Every time Michelle Obama wears a cardigan, it happens again: a nationwide gush-fest over the way that the first lady is boosting retailer J. Crew (JCG).
The theory that the first lady has saved the preppy clothing store from a recessionary doomsday fits nicely with the fact that J. Crew stock has doubled in value since the inauguration. Shares have risen from $9.61 per share to $19.23. And TBM for this reason included J. Crew stock in its tongue-in-cheek but successful Obama portfolio.
But is Michelle really the cause here? In a recent research report, courtesy of JPMorgan (JPM), you can find a collection of 10 myths "that along with Easter Bunny," one retail analyst writes, "we're not sure we believe in either." The "Michelle Obama Bounce" is fourth on the list, suggesting that she's had no meaningful impact on the financial standing of the company. In a November earnings conference call, J. Crew CEO Millard Drexler acknowledged Michelle Obama's endorsement as a publicity boon but admitted, "I can't say she drove plus comps," meaning any increase in sales at stores. Her name wasn't mentioned at all in the most recent earnings call in March.
Indeed, it may well be that J. Crew has done more for Michelle Obama than she has done for J. Crew. By wearing the retailer's reasonably priced clothes every now and then, she has convinced American women that she understands them—an invaluable reputation in a recession. While J. Crew is undoubtedly pleased with the free publicity and occasional single-item sales bumps that she provides, the retailer would be doing just fine without her.
So, if it's not Michelle, what has kept the company afloat? There are a few likely explanations. For one thing, the retailer is cutting back. In February, it eliminated 95 positions, stopped matching contributions to 401(k) plans, and sacked merit-based wage increases. Another reason for stability: J. Crew isn't anchored to the sinking shopping mall: Approximately 30 percent of sales come through its catalog and Web site, jcrew.com. Such sales not only offer higher margins, but they can pick up the slack for weak mall traffic. Also, according to analyst estimates, 20 percent of J. Crew's sales come from its outlets, which offer markdowns that are especially appealing in a downturn. And, in its standard stores, it has lowered price points for popular items like ballet flats and jeans.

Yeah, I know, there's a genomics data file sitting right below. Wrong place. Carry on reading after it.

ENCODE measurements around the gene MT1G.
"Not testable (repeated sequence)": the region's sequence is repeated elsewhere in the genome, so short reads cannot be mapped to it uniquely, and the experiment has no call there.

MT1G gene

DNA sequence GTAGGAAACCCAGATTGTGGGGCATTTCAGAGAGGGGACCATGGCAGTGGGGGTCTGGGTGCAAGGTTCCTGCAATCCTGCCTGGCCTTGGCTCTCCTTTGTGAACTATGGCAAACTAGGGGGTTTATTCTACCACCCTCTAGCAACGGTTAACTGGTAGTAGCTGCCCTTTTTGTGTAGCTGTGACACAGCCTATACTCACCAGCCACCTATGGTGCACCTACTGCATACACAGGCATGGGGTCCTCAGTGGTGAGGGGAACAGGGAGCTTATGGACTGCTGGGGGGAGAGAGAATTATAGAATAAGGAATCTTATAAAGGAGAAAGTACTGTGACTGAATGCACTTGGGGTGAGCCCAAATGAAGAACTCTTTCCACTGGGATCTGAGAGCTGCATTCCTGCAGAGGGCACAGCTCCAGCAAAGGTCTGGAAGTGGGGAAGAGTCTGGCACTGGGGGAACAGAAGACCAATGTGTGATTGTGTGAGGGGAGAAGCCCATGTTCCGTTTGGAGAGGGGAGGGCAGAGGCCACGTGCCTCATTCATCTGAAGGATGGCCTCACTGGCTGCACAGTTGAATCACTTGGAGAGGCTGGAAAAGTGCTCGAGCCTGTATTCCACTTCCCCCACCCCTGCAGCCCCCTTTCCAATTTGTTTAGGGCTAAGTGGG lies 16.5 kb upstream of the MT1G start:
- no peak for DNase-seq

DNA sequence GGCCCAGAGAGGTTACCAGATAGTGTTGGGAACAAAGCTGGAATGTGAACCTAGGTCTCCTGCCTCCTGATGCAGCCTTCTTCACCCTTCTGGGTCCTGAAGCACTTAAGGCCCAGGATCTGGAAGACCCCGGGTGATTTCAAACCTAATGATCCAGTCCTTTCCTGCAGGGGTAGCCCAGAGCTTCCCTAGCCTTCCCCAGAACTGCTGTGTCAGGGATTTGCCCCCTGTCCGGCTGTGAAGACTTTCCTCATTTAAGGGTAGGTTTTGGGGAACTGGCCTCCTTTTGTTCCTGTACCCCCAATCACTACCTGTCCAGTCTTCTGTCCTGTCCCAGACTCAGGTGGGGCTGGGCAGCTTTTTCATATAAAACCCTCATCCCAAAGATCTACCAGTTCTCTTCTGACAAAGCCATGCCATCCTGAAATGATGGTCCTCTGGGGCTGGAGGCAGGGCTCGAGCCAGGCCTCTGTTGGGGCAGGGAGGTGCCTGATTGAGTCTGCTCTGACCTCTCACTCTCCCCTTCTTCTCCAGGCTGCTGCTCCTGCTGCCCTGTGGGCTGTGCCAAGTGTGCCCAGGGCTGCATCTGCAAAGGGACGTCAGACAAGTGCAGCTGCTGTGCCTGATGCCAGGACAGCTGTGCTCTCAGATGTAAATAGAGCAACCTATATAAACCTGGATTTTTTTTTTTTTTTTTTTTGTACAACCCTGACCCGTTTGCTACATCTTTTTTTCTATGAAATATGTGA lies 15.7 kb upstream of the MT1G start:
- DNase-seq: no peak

However, unlike other retailers, J. Crew hasn't had to dramatically slash prices to keep sales up. There are some new customers who think of J. Crew as a bargain anyway: those shoppers trading down from ultra-expensive luxury brands. Like suddenly cost-conscious hedge fund wives, says Tatiana Boncompagni, author of the recently released book titled, well, Hedge Fund Wives. "Most of the women I know whose husbands or boyfriends work in the industry have become sudden acolytes of internet shopping and J Crew," she writes. The arrival of the well-heeled has not gone unnoticed by the company. "There's a big migration going on," Drexler told shareholders in November.